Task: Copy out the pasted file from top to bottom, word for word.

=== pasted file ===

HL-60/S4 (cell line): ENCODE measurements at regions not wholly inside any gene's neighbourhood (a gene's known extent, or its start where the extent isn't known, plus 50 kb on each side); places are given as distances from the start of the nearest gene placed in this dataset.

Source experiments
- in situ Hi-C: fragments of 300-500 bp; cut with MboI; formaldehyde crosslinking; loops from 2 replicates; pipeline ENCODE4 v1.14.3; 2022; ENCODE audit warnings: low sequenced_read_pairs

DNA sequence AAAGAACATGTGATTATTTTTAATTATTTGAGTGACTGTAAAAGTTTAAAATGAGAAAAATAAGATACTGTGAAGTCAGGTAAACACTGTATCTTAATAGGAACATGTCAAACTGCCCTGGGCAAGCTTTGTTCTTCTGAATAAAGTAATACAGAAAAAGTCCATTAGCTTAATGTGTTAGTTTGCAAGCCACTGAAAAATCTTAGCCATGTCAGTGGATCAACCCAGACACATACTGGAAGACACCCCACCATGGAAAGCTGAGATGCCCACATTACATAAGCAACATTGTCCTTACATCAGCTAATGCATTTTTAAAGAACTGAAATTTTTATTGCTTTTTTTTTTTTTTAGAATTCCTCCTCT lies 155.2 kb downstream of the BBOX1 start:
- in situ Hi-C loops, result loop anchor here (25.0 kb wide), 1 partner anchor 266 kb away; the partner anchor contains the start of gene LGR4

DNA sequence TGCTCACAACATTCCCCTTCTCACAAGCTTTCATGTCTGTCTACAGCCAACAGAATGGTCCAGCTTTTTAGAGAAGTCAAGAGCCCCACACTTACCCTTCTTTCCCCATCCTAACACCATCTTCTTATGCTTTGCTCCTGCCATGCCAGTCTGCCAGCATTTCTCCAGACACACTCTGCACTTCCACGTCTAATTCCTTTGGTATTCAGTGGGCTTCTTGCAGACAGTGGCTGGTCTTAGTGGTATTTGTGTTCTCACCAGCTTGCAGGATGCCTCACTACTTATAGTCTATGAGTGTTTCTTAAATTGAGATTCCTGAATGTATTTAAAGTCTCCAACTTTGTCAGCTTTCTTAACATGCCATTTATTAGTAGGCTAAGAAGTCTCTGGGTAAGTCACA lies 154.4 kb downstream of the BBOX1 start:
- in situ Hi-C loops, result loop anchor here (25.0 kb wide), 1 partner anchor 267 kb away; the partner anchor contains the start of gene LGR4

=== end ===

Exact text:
HL-60/S4 (cell line): ENCODE measurements at regions not wholly inside any gene's neighbourhood (a gene's known extent, or its start where the extent isn't known, plus 50 kb on each side); places are given as distances from the start of the nearest gene placed in this dataset.

Source experiments
- in situ Hi-C: fragments of 300-500 bp; cut with MboI; formaldehyde crosslinking; loops from 2 replicates; pipeline ENCODE4 v1.14.3; 2022; ENCODE audit warnings: low sequenced_read_pairs

DNA sequence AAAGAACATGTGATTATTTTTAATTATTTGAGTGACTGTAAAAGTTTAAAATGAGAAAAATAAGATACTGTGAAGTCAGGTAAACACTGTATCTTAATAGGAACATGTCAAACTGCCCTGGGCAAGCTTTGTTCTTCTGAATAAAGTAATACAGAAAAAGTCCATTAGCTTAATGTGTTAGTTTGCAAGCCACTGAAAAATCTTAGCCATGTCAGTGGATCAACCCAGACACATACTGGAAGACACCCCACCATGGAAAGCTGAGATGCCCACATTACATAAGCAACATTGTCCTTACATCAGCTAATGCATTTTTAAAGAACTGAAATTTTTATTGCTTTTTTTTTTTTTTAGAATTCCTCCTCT lies 155.2 kb downstream of the BBOX1 start:
- in situ Hi-C loops, result loop anchor here (25.0 kb wide), 1 partner anchor 266 kb away; the partner anchor contains the start of gene LGR4

DNA sequence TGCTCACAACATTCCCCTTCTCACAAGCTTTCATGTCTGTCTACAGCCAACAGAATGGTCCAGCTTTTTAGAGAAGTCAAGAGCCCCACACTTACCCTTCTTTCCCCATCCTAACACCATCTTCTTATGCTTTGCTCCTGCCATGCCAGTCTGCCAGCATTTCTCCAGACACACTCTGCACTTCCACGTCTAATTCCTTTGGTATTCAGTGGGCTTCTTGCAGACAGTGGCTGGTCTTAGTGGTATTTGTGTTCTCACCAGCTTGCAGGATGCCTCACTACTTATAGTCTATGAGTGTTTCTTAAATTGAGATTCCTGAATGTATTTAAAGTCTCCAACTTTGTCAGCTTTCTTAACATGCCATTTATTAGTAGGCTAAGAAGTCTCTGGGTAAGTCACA lies 154.4 kb downstream of the BBOX1 start:
- in situ Hi-C loops, result loop anchor here (25.0 kb wide), 1 partner anchor 267 kb away; the partner anchor contains the start of gene LGR4